This week’s mix is bookended by two very different anthems of our times (all Texans there), and in between you’ll find Florida punk rock from trusted activists, raucous rap out of Atlanta, sweeping ballads, heavy rock, and so much folk music. I wrote the word “folk” a bunch of times today, but you’ll understand why.
For those of you who don’t know, this series is my homage to the many, many talented Southern women and non-binary and trans Southerners making great music. I include the state they live in or hail from, some odds and ends, a video, and a Spotify playlist.
Texas: FEA, “Feminazi”
A few of the powerhouse talents from the on-a-break San Antonio indie rock band Girl in a Coma, Jenn Alva and Phanie Diaz joined forces with Letty Martinez and Aaron Magana to form Chicano punk outfit, FEA. These folks have fire in their hearts, and they’ve created the feminist anthem you’ve been waiting for. Their debut LP was produced by Against Me!’s Laura Jane Grace and Alice Bag of the Bags.
Florida: Against Me!, “333”
Speak of the devils. In a recent Rolling Stones feature, frontwoman and longtime Gainesville-based Laura Jane Grace discussed her life after she began transitioning, the toll it took on her marriage, and the ever-becoming-ness of it all. It’s a heartbreaking read that can serve as a companion of sorts to Against Me!’s lastest album, Shape Shift with Me. “333” was the lead single and deals with a painful struggle with intimacy, “All the devils that you don’t know/Can all come along for the ride/I wanna be as close as I can get to you.” The video was directed by Ione Skye (eeeeeeeeeee!) and stars “lesbian icon” Natasha Lyonne.
Georgia: Salma Slims, “Middle Fingers”
Angry, brutal, and not at all safe for work. This ferocious single from Atlanta rapper Salma Slim’s 2015 album is about getting mad and getting even. Frankly, it’s pretty intimidating. But it’s also empowering, so no worries. Also, Slims just put out a new mixtape (not yet on Spotify, hence not on this list), “The Diary of Salma Slims,” on which she raps shoes and clothes, sex, love, and growing up the daughter of Muslim immigrants.
Georgia: CUSSES, “Golden Rat”
Angel Bond, frontwoman of Savannah-based punk band CUSSES, dealt with a persisting thyroid ailment that resulted in surgery in the year leading up to the recording and release of their Kickstarter-funded sophomore album, Here Comes the Rat. It affected her vocal chords and made singing difficult and painful, but you wouldn’t know it to hear her belt through “Golden Rat.” This is a heavy band with big sounds that also has its softer moments. “Golden Rat is one of the bigger, heavier songs.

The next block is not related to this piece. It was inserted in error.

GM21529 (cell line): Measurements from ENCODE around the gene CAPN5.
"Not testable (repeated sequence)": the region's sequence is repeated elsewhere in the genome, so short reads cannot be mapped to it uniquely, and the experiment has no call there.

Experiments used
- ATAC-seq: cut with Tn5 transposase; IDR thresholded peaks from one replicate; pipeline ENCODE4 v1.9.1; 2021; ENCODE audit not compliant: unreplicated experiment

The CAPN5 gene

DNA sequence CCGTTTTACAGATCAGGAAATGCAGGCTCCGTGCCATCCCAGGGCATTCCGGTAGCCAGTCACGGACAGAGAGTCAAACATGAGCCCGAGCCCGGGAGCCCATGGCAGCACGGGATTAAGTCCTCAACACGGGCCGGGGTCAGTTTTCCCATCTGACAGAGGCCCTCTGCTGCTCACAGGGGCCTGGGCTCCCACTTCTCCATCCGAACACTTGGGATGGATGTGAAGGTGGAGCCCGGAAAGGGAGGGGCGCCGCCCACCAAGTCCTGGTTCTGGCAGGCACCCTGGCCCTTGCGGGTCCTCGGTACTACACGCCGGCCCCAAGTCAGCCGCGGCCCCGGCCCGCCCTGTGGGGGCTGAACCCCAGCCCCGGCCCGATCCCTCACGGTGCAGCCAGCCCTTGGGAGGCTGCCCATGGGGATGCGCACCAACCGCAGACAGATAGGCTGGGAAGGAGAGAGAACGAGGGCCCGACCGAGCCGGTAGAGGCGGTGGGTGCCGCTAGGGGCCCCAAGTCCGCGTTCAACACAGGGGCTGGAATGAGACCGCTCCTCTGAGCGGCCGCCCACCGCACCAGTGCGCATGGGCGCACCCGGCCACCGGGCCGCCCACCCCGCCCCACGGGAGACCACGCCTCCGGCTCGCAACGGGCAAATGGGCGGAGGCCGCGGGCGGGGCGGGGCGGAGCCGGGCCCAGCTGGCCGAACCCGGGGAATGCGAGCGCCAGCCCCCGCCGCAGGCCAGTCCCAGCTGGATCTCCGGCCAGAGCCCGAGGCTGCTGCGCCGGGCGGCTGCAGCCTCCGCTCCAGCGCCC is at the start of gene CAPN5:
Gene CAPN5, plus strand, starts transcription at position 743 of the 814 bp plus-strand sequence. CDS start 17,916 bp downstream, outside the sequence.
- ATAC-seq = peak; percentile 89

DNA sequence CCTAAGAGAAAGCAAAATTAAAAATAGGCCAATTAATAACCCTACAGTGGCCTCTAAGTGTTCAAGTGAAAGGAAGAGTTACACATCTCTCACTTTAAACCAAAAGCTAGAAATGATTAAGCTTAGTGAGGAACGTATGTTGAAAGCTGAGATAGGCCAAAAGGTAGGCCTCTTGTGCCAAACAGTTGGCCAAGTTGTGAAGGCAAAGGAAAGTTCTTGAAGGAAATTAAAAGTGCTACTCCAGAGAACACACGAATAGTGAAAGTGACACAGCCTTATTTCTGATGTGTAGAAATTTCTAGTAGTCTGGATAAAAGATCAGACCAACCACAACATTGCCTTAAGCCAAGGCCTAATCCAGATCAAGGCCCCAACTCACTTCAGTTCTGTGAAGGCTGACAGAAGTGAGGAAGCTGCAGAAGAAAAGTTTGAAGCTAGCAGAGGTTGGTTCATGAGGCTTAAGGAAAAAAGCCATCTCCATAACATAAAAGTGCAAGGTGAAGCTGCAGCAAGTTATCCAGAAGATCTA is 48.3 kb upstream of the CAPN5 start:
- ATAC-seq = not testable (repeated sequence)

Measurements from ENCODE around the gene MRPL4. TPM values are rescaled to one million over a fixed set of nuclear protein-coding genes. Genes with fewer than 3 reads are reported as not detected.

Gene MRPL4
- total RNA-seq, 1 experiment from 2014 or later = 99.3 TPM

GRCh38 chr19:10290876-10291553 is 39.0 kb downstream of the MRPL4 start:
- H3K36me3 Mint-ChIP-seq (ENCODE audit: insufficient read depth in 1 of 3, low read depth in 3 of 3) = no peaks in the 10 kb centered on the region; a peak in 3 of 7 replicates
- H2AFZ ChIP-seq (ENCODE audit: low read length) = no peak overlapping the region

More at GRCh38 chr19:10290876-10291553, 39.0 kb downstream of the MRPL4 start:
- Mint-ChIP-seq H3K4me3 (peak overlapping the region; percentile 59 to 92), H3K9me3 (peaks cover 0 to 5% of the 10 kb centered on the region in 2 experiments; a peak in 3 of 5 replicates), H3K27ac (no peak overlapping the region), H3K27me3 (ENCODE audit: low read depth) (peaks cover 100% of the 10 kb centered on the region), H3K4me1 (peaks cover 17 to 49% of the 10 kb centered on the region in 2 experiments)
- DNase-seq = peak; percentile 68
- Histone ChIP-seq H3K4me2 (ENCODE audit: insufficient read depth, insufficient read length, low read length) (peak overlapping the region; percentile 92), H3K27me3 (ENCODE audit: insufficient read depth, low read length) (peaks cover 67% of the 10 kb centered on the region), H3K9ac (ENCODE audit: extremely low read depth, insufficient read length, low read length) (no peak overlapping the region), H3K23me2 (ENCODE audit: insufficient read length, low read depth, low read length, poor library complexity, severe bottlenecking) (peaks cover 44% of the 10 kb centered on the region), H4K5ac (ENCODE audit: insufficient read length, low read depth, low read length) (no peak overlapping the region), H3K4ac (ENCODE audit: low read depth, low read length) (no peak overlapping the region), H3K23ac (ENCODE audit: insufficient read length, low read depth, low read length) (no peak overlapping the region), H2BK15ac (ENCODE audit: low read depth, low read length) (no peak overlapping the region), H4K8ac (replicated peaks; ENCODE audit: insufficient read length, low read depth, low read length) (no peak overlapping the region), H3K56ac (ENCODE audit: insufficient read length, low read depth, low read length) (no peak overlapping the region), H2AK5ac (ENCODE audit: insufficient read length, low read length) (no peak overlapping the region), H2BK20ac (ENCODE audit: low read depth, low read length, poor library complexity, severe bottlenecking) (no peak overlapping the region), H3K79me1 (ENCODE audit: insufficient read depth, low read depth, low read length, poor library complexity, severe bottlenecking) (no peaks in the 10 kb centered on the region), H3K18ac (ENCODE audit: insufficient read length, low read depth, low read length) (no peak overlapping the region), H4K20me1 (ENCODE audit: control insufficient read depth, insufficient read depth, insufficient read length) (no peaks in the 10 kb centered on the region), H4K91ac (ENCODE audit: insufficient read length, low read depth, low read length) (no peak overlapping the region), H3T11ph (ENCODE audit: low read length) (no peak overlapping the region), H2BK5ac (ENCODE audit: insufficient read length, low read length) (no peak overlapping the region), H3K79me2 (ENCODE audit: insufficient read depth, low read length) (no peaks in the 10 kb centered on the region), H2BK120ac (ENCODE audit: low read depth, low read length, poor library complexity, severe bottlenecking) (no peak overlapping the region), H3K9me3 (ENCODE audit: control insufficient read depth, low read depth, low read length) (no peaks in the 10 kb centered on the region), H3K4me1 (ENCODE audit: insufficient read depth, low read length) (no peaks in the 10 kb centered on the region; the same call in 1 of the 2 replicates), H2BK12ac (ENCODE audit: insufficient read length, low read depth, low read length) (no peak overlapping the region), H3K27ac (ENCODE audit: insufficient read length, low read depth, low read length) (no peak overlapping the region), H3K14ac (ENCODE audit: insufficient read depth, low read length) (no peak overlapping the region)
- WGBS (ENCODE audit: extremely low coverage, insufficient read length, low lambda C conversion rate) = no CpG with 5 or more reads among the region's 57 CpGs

Virginia: Rachael Yamagata, “Let Me Be Your Girl”
Arlington-native Rachael Yamagata sings, writes beautiful songs, and skillfully plays those lush ballads on what one would assume is a gorgeous grand piano or maybe an old Tom Waits-type upright. Either way, you’ve surely heard one of her songs. They’ve been featured in many emotional scenes in emotionally-charged tv shows like Nip/Tuck (remember those folks?), One Tree Hill, Brothers & Sisters, and Grey’s Anatomy. This is her latest (the video was released a few days ago) from her brand new album, and it’s breathtaking.
Tennessee: Ruby Amanfu, “Cathedrals”
Born in Ghana, Ruby Amanfu’s musician dad moved the family to Nashville when she was three years old. She’s became a musical prodigy, spent some time studying at Berkeley before returning home to sing and write with and for the luminaries of Music City, become best friends with Reese Witherspoon, collaborate with Jack White, and, most recently, lend backup vocals to Beyonce’s Lemonade. “Cathedrals” is a memorable Jump, Little Children cover from Amanfu’s most recent solo album, 2015’s Standing Still.
Louisiana: Hestina, “Belong”
New Orleans-based, soul folk duo Hestina is comprised of Kimberly Vice and Michelle Ausman. They’ve mastered haunting harmonies with a rootsy, murder ballad-y charm. “Belong” is quiet, beautiful chaos that swells into an indie rock battle cry before settling back down. It’s from their debut album, Blossom Talk, and the video is a shadow puppet show, in case you were doubting their effortlessly quirky soulfulness.
Virginia: Becca Mancari, “Summertime Mama”
Lynchburg-native Becca Mancari was recently featured as one of NPR’s “Nine Artists to Watch for at Americana Fest 2016,” and it has a lot to do with raw talent, a poet’s pen, and this awesome song. I ran across an interview with Mancari, where she claimed the inspiration for “Summertime Mama” came from daydreaming about her hometown while working as a janitor at a Florida public school. I was hooked. This is soulful, rootsy folk with an indie sensibility.
North Carolina: Alexa Rose, “The Bear”
Singer/songwriter Alexa Rose has all of the plaintive yodels and delicate-yet-smart lyrics to more than satisfy the folk-obsessed among us. And just to make her point clear, here’s the Asheville-based artist sitting on top of a mountain, presumably in the fall, with a tank top and plaid scarf, strumming and singing “The Bear” from her 2013 debut album, North.
Texas: Maren Morris, “80s Mercedes”
If you’ve listened to country music radio in the last year, you’ve likely heard of the sparkling phenom, Maren Morris, who will make pop country music not just palatable to us discerning folks but also enjoyable. The Arlington-native’s millennial anthem is country music’s answer to Icona Pop’s “I Love It.”